The 10uF capacitor shorts only AC voltages developing between VCC and GND: noise on the power supply. To DC, a capacitor is an open component!
When you power this MAX232 with single-voltage 5V supply, its V+ and V- pins are able to generate a dual supply: a positive voltage greater than 5V and a more or less equal but opposite negative voltage. How that kind of thing works is that an oscillator drives a network of diodes and capacitors: look up the term charge pump. The capacitors needed to make this charge pump work are connected to pins 1 and 3, and pins 4 and 5.
The 1uF capacitors on 2 and 6 (the V+ and V-) outputs, are just additional "rail caps" on this dual supply that is generated by the chip. They probably just do some further removal of ripple and noise from this generated supply. (To filter ripple, these capacitors don't have to be large. Why? Because the internal oscillator for the charge pump probably works at a substantially higher frequency than 60 Hz.)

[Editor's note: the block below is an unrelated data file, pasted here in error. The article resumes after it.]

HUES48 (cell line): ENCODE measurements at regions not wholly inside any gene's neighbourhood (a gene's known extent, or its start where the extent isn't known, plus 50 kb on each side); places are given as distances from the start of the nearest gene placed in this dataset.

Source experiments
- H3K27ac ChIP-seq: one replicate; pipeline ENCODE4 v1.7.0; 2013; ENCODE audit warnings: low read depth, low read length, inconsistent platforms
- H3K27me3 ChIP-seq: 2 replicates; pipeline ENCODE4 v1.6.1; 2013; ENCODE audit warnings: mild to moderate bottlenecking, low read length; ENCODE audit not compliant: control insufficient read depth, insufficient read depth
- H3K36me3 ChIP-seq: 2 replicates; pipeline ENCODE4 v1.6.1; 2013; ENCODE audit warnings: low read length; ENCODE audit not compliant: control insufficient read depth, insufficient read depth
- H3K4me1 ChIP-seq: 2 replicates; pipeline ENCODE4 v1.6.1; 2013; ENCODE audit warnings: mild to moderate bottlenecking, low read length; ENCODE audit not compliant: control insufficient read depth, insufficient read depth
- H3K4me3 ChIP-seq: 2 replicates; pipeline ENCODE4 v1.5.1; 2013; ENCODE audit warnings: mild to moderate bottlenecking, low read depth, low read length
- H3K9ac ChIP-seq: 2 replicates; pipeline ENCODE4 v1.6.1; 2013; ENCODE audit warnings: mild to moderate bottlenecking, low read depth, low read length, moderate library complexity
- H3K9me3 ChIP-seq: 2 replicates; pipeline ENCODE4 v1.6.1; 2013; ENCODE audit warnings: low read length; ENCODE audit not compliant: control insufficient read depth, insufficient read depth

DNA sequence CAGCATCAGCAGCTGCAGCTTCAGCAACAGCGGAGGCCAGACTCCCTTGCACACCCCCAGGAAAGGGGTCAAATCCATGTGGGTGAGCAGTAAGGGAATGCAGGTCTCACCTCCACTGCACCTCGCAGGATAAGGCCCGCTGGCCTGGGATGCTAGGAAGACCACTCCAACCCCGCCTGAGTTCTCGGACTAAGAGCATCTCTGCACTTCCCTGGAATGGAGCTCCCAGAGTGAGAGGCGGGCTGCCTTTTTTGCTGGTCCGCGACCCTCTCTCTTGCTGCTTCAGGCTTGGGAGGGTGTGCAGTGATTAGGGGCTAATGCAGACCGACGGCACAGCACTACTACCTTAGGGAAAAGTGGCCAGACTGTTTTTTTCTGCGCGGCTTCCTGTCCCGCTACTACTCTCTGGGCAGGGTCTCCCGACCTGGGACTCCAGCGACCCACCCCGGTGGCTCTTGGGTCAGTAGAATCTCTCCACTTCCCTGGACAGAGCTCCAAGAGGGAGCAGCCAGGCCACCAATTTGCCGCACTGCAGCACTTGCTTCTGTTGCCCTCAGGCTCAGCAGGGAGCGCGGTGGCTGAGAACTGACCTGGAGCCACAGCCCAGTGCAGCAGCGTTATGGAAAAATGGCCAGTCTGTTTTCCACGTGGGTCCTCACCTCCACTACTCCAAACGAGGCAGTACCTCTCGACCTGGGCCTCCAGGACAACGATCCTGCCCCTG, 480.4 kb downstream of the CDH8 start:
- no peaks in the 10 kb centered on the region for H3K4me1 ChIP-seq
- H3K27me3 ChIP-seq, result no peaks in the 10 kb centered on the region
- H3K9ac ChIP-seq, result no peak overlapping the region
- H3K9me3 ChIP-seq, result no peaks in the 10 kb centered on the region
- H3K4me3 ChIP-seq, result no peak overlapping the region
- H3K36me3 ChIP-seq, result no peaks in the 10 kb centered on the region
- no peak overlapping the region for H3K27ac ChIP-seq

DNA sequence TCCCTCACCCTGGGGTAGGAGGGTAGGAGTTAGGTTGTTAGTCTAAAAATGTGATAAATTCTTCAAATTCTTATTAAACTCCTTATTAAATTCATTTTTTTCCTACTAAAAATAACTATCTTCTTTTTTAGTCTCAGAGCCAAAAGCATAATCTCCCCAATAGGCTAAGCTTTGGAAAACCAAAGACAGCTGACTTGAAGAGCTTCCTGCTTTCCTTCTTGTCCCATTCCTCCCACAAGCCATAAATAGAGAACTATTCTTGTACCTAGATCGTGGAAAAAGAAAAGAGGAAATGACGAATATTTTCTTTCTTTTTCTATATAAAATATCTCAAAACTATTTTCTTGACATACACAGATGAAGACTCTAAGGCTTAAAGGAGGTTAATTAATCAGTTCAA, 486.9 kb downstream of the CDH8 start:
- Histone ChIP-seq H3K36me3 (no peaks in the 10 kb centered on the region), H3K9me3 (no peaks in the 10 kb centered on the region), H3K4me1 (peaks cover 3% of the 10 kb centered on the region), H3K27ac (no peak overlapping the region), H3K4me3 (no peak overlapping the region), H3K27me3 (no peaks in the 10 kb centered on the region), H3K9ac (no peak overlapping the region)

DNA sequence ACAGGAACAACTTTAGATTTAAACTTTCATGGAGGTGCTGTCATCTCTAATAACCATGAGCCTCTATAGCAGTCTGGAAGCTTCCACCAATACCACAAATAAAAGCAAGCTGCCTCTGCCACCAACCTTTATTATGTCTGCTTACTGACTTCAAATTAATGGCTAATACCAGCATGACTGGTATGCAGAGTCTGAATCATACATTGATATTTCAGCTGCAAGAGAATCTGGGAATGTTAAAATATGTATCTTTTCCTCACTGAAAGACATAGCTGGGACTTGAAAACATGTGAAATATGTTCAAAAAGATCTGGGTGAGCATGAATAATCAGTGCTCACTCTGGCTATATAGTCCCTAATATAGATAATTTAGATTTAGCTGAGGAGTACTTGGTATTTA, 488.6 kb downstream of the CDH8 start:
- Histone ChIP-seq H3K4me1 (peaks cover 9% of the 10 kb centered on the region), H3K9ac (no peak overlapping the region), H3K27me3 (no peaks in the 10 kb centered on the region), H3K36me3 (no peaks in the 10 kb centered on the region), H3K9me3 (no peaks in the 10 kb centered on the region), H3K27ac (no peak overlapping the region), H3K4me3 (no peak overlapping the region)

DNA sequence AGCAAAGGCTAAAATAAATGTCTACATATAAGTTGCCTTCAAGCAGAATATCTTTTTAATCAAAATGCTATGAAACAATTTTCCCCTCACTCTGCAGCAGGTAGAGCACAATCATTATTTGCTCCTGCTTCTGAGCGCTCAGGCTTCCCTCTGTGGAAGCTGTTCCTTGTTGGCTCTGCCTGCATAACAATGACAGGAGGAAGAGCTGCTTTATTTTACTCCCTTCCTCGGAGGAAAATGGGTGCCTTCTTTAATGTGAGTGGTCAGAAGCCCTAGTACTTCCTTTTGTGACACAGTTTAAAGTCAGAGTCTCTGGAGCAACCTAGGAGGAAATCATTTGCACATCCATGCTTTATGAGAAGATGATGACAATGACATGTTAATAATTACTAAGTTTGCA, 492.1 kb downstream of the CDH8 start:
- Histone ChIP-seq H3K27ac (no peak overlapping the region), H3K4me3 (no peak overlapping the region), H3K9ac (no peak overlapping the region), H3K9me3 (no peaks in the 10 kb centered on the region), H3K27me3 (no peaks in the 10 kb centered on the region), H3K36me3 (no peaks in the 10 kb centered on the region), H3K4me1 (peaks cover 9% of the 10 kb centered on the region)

The use of the capacitor on pin 2 shows a slight deviation from the "Typical Operating Circuit" given in the Texas Instruments datasheet (Figure 4). In the datasheet, the pin is capacitively coupled to ground through a 1uF capacitor. Here you have it coupled to VCC. That does not matter much, because both VCC and GND are AC ground.
However, this configuration is not a mistake. It appears in the original Maxim datasheets for this device!
One important clue in the TI datasheet is a note that this device is compatible with another company's existing product (and so is not a TI house design). It behooves us to look at the Maxim data sheet in addition to the TI one. That datasheet contains a lot more discussion and numerous additional diagrams.